Another random tourist in Japan.

Another random tourist in Japan.

I went back to my hotel, where I told the receptionist my problem. She, like the toll booth guy, apologized for not speaking English. I apologized for not speaking Japanese. Bows were exchanged all around. But hey, if I haven’t learned Korean in 6 months it’s unlikely I’m going to learn Japanese for a 2-day trip. She understood what I wanted though, and very kindly called the lost and found. Again, no luck. When I came back to the hotel several hours later, she immediately went into pouty face mode, shaking her head sadly. I think she was more upset than I was. I’m bummed, but what can you do? At least it wasn’t my passport, camera or wallet! Some homeless person is probably strutting the streets in it right now. Oh well.

Some things need no translation.

Some things need no translation.

But back to the shopping. From my hotel I strolled across the grounds of the Kushida Shrine and directly into the Kawabata arcade, a covered shopping area that stretches for several blocks. If one had money to spend, there is plenty to buy, from beautiful silk kimonos and pottery to incense and handmade Japanese folk dolls. But of course, as in Korea, none of the clothes or shoes would fit me anyway. The kawabata arcade is bookended by Eeny Meeny Miny Mo on one end and Canal City on the other. Canal City is a sprawling, multi-story covered mall, with a man-made canal running through it. I watched as the fountains in the middle of the canal spurted in time to Scott Joplin’s “The Entertainer.” Nearby a balloon clown entertained the crowd overlooking his canal-side platform.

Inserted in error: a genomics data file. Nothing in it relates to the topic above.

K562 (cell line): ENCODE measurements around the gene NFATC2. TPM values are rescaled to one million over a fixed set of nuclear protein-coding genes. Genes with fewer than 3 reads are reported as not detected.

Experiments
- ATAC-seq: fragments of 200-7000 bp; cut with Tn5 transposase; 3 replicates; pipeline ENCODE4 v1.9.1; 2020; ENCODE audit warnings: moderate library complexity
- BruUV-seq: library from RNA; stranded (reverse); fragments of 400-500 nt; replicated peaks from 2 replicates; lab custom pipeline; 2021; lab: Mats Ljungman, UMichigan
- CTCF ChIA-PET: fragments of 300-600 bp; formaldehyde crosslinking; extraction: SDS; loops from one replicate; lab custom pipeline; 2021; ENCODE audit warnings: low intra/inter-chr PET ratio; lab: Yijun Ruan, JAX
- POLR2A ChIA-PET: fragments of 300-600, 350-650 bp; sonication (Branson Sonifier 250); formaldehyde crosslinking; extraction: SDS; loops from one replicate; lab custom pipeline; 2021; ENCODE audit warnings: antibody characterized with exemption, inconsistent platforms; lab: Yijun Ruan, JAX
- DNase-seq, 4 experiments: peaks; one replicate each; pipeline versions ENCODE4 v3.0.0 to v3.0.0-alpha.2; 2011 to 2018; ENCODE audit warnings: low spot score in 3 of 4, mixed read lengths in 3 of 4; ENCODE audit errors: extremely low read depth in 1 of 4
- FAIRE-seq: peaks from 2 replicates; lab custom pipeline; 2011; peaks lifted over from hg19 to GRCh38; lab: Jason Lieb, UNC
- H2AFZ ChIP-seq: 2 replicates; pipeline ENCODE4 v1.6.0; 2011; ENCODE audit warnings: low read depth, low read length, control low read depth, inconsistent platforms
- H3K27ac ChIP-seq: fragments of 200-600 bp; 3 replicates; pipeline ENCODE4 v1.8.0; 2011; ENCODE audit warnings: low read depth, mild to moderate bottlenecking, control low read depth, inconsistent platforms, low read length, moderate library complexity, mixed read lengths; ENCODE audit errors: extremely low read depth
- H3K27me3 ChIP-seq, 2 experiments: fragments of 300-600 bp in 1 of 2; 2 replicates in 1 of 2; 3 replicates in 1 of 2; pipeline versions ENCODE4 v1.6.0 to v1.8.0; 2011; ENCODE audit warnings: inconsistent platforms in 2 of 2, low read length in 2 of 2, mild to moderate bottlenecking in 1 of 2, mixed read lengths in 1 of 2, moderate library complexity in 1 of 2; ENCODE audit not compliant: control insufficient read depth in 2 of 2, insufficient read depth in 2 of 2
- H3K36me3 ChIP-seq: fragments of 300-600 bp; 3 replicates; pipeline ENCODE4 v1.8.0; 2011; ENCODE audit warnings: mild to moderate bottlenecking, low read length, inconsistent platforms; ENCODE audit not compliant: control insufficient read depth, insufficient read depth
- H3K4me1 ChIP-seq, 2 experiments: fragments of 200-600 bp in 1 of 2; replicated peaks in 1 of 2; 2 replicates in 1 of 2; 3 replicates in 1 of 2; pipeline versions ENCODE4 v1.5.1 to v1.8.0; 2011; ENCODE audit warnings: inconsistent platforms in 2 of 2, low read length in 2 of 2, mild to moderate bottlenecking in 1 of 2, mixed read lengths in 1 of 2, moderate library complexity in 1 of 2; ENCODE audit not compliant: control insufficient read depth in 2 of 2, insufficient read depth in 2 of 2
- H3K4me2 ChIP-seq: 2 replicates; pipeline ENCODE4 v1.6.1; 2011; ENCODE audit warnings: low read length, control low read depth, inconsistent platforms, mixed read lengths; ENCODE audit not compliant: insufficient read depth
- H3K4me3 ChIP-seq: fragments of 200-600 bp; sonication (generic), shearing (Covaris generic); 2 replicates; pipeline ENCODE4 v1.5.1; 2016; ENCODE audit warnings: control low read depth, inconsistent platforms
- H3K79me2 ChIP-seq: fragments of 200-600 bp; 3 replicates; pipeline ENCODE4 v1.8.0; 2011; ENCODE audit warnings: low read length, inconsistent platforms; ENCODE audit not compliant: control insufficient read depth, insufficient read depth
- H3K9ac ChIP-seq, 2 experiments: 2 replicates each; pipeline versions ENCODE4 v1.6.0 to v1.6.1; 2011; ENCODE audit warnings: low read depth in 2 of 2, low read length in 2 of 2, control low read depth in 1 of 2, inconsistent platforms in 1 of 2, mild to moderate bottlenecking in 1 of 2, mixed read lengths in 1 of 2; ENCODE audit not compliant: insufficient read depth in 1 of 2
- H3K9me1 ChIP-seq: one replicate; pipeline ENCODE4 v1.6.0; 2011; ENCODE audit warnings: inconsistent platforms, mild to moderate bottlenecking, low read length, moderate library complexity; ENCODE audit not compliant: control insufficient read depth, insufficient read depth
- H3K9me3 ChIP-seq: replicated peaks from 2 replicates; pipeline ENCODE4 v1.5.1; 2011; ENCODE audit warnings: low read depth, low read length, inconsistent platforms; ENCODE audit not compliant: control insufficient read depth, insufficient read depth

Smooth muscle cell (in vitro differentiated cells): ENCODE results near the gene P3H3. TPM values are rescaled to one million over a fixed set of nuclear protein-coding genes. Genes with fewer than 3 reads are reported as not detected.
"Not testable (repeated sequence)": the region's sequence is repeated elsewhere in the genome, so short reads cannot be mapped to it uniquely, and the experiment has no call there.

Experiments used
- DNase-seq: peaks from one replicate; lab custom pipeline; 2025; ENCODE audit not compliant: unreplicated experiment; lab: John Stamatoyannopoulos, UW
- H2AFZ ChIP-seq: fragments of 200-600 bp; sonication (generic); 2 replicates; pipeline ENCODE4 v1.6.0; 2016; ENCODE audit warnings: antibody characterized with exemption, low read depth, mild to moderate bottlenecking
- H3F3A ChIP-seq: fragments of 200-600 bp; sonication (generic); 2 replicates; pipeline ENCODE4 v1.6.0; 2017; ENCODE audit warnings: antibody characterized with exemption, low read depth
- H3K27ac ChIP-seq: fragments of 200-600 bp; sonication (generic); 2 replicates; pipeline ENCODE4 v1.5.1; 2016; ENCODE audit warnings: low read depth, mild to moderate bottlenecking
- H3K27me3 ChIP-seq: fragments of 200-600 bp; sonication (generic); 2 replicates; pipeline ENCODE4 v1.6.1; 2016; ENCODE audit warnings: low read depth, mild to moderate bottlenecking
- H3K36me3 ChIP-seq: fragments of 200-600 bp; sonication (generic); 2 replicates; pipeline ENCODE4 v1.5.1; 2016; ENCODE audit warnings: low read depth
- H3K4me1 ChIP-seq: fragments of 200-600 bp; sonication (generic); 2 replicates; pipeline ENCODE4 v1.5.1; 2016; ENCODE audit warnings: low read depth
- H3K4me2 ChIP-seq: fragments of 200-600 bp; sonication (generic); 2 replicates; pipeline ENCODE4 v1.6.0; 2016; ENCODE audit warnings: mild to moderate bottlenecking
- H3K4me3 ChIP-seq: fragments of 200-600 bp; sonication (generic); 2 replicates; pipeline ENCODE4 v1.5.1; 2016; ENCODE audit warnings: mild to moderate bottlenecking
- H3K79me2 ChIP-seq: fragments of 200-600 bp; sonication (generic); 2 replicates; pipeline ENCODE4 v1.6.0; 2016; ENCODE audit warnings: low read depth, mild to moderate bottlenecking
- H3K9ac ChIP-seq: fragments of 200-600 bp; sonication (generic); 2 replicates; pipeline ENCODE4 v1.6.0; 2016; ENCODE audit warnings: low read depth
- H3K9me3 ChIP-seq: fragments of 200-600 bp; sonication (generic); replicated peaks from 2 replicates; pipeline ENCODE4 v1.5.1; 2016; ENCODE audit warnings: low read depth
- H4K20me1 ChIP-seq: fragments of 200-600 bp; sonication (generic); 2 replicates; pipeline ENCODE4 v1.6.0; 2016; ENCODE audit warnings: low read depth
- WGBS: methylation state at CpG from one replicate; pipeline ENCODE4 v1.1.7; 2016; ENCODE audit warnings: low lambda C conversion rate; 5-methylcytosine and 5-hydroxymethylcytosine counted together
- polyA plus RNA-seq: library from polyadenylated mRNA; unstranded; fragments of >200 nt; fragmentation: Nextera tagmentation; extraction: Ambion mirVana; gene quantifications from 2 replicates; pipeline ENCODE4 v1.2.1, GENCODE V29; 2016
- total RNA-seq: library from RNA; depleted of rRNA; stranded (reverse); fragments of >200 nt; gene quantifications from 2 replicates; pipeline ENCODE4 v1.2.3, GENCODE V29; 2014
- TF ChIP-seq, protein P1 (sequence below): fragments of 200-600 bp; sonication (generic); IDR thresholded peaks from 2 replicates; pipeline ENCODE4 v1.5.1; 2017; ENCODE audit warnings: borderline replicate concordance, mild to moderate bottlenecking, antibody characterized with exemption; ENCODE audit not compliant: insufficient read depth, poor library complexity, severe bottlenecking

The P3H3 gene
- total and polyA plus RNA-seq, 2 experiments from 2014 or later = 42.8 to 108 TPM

She could be just a student...

She could be just a student...

After browsing through Canal City, I came out in what can only be called the red light district: blocks upon blocks of nothing but “gentlemen’s clubs,” with advertisements that left little to the imagination. I am very curious though, about the business labeled only with a British flag and “Diana.” What the??
I saw a lot of very pretty, skimpily dressed women in spike heels, but then, you see them everywhere. While in Korea there is a modesty code that is skirted (so to speak) by wearing black tights with hotpants, or a tank top under a plunging neckline, in Japan they let it all hang out. Not that there’s much to hang out….
I’ve heard about Japan all my life, as my parents lived there for several years while my dad was in the navy, and my middle brother was born there. It was kind of odd to finally be there, the last member of the Miller clan to do so, but it well worth the wait. I definitely want to come back and spend more time here.

It will be interesting to see how I feel about Jeju after seeing “the other side.”

Venice? Paris? Dublin? No, Fukuoka, Japan. A lovely city.

Venice? Paris? Dublin? No, Fukuoka, Japan. A lovely city.

Hanna update

Forgive me for not posting this sooner, especially since it is good news.

The week after Christmas I was in the office at Hanna’s school when suddenly Hanna appeared – with her grandmother. Fortunately my co-teacher was there to translate. She explained that Hanna had been selected (for real this time) to receive a scholarship to attend after school academy classes. They were there to accept the funding and sign her up!